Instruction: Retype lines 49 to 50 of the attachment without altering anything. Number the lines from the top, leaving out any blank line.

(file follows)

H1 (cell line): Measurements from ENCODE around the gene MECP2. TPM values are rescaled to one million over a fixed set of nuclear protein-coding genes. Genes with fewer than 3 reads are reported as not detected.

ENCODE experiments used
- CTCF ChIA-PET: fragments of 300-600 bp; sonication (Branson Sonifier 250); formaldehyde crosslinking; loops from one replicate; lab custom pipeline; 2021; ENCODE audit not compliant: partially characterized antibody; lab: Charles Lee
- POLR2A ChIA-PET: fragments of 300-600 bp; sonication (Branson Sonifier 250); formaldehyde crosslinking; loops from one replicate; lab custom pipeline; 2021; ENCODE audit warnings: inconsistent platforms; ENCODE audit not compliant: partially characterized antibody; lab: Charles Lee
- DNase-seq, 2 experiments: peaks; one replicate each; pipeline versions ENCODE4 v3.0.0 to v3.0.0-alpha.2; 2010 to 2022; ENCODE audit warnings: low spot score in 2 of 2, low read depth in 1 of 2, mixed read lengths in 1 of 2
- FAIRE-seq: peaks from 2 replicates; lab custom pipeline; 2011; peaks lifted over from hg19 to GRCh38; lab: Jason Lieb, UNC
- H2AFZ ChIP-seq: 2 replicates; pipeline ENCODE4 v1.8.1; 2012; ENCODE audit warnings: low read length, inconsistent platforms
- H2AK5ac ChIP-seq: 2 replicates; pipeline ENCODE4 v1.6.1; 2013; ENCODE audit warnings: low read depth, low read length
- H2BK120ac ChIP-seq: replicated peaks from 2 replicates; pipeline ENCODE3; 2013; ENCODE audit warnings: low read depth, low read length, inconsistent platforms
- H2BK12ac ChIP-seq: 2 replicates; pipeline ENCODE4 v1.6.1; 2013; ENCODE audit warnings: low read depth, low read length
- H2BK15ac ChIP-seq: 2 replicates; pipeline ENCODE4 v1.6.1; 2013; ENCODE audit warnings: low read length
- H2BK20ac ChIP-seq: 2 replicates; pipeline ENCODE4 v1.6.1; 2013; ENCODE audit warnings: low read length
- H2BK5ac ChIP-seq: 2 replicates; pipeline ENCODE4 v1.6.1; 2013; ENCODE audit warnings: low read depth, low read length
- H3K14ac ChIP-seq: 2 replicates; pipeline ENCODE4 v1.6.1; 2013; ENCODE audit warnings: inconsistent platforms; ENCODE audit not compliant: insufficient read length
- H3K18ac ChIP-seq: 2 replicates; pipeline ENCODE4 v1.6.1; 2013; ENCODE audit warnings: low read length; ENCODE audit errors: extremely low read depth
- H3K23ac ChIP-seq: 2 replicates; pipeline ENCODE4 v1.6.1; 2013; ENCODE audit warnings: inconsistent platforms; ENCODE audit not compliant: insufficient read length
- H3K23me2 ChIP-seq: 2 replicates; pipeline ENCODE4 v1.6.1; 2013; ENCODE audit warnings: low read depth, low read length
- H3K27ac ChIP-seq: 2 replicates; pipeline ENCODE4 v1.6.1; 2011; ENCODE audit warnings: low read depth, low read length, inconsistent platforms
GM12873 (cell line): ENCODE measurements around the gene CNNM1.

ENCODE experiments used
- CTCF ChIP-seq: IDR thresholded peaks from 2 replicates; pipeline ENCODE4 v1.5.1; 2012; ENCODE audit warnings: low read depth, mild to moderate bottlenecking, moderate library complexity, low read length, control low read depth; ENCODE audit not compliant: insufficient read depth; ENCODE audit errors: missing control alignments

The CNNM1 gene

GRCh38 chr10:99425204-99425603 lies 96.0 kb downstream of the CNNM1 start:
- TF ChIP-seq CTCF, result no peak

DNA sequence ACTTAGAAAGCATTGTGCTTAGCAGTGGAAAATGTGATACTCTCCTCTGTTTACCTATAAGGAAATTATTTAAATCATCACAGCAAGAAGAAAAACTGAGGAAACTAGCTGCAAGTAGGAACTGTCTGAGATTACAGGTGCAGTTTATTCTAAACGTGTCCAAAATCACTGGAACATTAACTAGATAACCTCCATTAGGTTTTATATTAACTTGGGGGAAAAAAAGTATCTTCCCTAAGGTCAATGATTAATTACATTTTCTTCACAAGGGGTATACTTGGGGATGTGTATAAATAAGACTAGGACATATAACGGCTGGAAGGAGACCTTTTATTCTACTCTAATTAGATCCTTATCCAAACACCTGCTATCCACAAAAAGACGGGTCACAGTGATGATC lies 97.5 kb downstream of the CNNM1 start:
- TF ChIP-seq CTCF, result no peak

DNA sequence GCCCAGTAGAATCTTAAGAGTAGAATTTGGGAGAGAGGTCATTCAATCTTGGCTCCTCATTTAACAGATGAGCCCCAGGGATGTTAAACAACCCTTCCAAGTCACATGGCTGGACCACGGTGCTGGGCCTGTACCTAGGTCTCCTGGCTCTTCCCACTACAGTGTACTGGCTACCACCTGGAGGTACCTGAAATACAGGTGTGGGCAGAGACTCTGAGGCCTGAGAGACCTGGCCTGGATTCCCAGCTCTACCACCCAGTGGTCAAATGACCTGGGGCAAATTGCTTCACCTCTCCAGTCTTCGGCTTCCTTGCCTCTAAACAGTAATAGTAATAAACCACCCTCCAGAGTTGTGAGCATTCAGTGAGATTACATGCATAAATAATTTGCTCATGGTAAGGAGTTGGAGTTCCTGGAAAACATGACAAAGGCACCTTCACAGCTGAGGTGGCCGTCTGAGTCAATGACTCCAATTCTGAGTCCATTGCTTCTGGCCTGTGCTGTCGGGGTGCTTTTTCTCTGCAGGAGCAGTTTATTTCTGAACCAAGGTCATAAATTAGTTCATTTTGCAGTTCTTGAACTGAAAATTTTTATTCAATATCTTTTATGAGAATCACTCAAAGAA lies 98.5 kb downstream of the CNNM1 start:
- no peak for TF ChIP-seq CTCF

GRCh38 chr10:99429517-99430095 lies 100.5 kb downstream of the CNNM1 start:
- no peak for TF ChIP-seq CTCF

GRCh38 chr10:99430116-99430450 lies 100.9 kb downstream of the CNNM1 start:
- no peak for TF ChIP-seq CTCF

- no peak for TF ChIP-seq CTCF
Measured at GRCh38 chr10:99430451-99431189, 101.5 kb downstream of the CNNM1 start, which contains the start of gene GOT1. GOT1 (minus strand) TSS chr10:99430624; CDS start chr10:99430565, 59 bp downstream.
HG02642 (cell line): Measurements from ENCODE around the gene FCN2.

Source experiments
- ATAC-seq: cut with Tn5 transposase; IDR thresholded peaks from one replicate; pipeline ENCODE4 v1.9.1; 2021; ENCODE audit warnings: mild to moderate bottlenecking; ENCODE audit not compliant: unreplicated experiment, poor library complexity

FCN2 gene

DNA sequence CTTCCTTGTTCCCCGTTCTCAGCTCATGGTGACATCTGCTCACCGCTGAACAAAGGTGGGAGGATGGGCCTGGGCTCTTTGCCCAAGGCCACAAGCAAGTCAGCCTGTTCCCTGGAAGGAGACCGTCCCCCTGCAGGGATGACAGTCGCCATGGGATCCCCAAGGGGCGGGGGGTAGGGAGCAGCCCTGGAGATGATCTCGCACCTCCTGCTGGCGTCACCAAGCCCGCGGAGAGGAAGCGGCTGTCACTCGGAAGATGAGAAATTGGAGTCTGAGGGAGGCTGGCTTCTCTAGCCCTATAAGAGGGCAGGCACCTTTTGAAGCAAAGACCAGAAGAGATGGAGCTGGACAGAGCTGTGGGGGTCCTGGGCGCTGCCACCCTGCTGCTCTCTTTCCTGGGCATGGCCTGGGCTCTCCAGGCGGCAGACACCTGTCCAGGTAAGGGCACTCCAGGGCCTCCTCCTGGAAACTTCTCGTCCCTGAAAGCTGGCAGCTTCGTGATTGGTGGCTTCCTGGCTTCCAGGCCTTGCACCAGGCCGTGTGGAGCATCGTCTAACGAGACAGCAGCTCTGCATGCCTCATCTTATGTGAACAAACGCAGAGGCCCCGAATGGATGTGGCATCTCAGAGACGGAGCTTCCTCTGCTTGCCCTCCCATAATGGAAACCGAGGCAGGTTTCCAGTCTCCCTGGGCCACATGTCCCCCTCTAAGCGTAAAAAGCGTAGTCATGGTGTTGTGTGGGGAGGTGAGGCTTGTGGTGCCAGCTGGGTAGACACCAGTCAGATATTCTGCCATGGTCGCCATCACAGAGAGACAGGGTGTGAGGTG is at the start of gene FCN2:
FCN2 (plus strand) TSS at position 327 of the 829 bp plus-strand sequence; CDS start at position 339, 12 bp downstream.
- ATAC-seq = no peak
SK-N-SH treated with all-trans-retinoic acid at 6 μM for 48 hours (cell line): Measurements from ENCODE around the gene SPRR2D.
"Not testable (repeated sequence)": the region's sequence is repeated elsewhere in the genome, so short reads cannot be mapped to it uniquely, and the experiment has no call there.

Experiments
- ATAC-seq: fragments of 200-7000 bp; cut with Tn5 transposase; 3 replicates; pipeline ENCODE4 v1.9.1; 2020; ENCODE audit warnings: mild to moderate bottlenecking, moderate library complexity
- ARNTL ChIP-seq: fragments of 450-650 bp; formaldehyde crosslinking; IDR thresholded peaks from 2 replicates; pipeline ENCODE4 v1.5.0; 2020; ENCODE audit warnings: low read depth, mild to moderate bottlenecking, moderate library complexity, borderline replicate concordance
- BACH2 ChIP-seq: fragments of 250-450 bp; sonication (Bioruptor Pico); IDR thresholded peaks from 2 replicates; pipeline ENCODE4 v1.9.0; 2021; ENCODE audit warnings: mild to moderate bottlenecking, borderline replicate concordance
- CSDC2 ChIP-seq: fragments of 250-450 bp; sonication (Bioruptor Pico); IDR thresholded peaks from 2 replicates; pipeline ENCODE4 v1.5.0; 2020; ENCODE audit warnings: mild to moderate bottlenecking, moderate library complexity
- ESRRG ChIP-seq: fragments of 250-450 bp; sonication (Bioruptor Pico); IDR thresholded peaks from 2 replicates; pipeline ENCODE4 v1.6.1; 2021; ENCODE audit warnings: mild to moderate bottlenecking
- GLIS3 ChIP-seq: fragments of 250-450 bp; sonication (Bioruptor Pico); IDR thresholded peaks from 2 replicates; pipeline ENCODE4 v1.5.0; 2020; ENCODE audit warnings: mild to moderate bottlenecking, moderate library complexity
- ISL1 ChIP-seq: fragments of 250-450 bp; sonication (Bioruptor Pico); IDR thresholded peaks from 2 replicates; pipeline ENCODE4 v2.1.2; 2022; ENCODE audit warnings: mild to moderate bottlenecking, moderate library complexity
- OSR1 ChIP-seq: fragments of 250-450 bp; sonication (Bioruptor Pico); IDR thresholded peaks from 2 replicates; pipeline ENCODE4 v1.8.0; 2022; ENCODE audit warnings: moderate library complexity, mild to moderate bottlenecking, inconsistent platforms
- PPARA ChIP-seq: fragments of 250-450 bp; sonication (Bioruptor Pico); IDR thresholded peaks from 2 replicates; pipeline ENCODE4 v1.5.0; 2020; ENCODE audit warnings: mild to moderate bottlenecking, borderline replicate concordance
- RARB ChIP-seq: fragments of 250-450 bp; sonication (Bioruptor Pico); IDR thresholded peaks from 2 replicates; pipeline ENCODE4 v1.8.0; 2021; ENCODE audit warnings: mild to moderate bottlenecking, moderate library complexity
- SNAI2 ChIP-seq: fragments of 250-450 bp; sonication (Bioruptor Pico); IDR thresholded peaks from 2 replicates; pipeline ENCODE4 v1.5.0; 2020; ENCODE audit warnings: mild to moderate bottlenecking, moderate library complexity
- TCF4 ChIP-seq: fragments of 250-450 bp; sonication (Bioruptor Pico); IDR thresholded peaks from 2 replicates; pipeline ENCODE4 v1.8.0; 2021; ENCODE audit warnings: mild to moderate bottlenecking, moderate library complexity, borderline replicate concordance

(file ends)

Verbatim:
- ESRRG ChIP-seq: fragments of 250-450 bp; sonication (Bioruptor Pico); IDR thresholded peaks from 2 replicates; pipeline ENCODE4 v1.6.1; 2021; ENCODE audit warnings: mild to moderate bottlenecking
- GLIS3 ChIP-seq: fragments of 250-450 bp; sonication (Bioruptor Pico); IDR thresholded peaks from 2 replicates; pipeline ENCODE4 v1.5.0; 2020; ENCODE audit warnings: mild to moderate bottlenecking, moderate library complexity